Coca Cola was among the first companies to explore digital payments in 1997 when it introduced a series of vending machines in Helsinki from which users could purchase drinks by SMS. This was revolutionary at the time, but fast forward to 2019 and these convenient, digital methods of payment are everywhere, with pretty much every online retailer accepting payment via e-wallets.
What are e-wallets?
E-wallets are online accounts in which you can store money that you have either uploaded from your own bank account or received as payment. The best e-wallets make it easy for customers to manage these digitally-stored funds on the go, with mobile-optimised websites and mobile apps. This means that users can transfer money between their bank account and e-wallet wherever they are. In fact, users needn’t even go to the trouble of transferring funds as, with certain e-wallets, you can verify your bank account and have the funds debited automatically, with your e-wallet provider acting as the middle-man.
With the internet playing such an important role in our daily lives, e-wallets have revolutionised the way we make online purchases. Whether we’re shopping for new clothes, buying online concert tickets or sending money to friends and family, e-wallets such as PayPal, Neteller and Skrill have made online payments simple, fast and secure.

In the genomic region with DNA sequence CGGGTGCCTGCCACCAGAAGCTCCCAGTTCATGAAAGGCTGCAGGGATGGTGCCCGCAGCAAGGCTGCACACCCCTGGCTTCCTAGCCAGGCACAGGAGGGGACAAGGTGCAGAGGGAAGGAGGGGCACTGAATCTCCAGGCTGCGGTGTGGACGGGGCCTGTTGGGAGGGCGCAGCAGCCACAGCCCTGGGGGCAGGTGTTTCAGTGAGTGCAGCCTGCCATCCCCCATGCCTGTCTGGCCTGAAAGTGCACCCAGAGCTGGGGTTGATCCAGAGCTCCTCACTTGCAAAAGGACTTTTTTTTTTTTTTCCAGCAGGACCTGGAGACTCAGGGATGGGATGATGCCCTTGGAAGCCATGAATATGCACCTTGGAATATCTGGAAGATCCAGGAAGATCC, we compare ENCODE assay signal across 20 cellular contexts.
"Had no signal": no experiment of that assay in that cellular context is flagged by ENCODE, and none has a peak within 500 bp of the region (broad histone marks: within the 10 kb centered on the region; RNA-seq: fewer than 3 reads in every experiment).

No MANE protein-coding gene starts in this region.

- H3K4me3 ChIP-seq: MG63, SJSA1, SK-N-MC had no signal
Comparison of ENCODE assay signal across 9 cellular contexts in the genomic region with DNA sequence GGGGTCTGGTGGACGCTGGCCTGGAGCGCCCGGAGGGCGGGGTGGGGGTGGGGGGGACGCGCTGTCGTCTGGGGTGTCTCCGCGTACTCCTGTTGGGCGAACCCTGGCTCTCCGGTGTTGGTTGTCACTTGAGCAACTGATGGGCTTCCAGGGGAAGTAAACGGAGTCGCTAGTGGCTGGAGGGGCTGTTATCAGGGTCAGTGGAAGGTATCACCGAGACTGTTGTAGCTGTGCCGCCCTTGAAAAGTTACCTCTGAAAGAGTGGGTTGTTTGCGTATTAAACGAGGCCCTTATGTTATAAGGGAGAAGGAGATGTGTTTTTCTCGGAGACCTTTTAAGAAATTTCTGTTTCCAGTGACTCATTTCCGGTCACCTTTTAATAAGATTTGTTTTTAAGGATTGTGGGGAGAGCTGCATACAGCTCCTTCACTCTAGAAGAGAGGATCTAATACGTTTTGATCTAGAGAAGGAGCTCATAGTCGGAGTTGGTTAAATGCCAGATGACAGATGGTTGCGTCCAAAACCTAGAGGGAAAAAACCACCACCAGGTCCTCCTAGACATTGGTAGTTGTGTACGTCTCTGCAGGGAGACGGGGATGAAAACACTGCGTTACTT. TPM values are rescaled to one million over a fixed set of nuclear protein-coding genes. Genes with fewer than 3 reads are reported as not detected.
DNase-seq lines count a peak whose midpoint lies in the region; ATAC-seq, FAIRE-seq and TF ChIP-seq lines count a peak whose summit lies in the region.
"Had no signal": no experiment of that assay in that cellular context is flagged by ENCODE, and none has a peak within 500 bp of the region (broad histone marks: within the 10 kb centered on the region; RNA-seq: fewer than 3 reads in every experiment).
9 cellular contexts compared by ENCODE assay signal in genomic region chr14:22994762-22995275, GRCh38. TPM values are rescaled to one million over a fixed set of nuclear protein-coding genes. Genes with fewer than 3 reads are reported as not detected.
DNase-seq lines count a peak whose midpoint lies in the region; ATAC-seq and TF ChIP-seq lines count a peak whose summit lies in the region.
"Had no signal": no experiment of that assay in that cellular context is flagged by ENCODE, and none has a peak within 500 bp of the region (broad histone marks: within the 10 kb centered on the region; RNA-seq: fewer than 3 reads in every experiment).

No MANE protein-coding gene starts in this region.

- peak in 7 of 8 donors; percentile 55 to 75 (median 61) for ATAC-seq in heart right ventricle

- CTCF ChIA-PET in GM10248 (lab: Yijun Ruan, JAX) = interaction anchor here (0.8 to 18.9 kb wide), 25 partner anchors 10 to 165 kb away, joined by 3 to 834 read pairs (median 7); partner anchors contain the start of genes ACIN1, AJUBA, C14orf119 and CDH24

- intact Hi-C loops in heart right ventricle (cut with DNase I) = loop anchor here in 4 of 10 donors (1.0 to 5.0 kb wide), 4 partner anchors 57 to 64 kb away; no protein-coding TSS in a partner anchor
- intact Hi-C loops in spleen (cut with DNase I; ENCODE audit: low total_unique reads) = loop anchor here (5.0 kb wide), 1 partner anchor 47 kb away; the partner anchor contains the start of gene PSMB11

Secure online payments
It’s the security of e-wallets that makes them such a popular online banking option. When you use an e-wallet, you don’t share any information with the merchant. Whereas you’d usually need to enter a card number, CVV number and your billing address when you make online card payments, with e-wallets you’ll simply sign in using an email address and password. Most e-wallets have additional security features, such as Two Factor Authentication (2FA), fingerprint and facial recognition to add even more protection to your account.
With such tight security protocols, e-wallets bridge the trust gap between consumers that feel uneasy about sharing banking details online, which is why so many retailers, including online casinos, accept PayPal. Of course, you should only ever disclose financial information to websites you trust, but minimising the sensitive information you share minimises the risk of such data falling into the wrong hands.
However, it’s not just the security of e-wallets that led to their success. Another advantage is the convenience of making a payment using just the payee’s email address, as opposed to their bank account number and sort code, and IBAN for international payments. With e-wallets, you can do away with the processing times and international bank transfer fees that are associated with standard bank transfers.
Of course, these advantages make online payments easier, but they are no longer exclusive to e-wallets. The success of this digital payment method has raised the stakes in the financial sector, encouraging other payment providers to offer services that rival the likes of PayPal.
Nowadays, e-wallets have some competition when it comes to security. Pretty much every online banking platform offers customers the chance to implement authentication methods beyond their username and password, whether that’s with a security question or a single-use access code. If you’re using your mobile to make online payments with Google Pay or Apple Pay, you can also benefit from fingerprint and facial recognition to verify the transaction.